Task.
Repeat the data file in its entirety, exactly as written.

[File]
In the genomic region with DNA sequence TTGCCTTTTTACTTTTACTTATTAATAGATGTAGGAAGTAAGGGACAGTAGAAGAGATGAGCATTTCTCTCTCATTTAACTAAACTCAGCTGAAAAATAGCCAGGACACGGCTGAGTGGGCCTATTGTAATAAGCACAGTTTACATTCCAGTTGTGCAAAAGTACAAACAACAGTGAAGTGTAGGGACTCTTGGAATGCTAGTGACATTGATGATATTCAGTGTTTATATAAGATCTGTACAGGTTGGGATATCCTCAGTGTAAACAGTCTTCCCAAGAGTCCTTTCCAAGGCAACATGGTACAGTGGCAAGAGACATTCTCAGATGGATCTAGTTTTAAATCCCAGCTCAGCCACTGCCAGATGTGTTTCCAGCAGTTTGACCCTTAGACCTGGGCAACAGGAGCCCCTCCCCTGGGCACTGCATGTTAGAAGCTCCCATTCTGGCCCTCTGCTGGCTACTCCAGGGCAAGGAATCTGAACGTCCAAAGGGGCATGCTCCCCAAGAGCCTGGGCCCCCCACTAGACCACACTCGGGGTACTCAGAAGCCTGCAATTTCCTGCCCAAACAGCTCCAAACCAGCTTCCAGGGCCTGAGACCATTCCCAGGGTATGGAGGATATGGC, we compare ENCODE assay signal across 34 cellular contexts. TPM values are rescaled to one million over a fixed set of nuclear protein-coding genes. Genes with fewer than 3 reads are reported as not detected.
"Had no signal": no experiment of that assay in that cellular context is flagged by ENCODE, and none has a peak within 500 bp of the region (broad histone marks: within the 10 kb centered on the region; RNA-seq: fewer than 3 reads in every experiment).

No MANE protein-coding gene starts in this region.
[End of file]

In the genomic region with DNA sequence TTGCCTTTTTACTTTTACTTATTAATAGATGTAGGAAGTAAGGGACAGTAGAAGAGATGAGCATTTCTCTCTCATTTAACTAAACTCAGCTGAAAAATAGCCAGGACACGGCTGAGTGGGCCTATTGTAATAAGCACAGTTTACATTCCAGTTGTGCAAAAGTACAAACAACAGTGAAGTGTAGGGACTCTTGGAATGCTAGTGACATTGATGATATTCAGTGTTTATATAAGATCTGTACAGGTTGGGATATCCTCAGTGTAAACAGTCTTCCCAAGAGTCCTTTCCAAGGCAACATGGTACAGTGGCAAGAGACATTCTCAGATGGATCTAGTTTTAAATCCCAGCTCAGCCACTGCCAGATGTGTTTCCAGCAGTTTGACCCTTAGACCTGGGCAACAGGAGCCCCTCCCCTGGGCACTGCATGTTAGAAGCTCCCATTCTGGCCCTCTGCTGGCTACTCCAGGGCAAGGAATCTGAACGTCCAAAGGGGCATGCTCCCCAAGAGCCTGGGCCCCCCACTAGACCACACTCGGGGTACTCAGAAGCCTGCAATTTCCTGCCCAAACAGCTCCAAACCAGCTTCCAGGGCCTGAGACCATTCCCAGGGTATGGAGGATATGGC, we compare ENCODE assay signal across 34 cellular contexts. TPM values are rescaled to one million over a fixed set of nuclear protein-coding genes. Genes with fewer than 3 reads are reported as not detected.
"Had no signal": no experiment of that assay in that cellular context is flagged by ENCODE, and none has a peak within 500 bp of the region (broad histone marks: within the 10 kb centered on the region; RNA-seq: fewer than 3 reads in every experiment).

No MANE protein-coding gene starts in this region.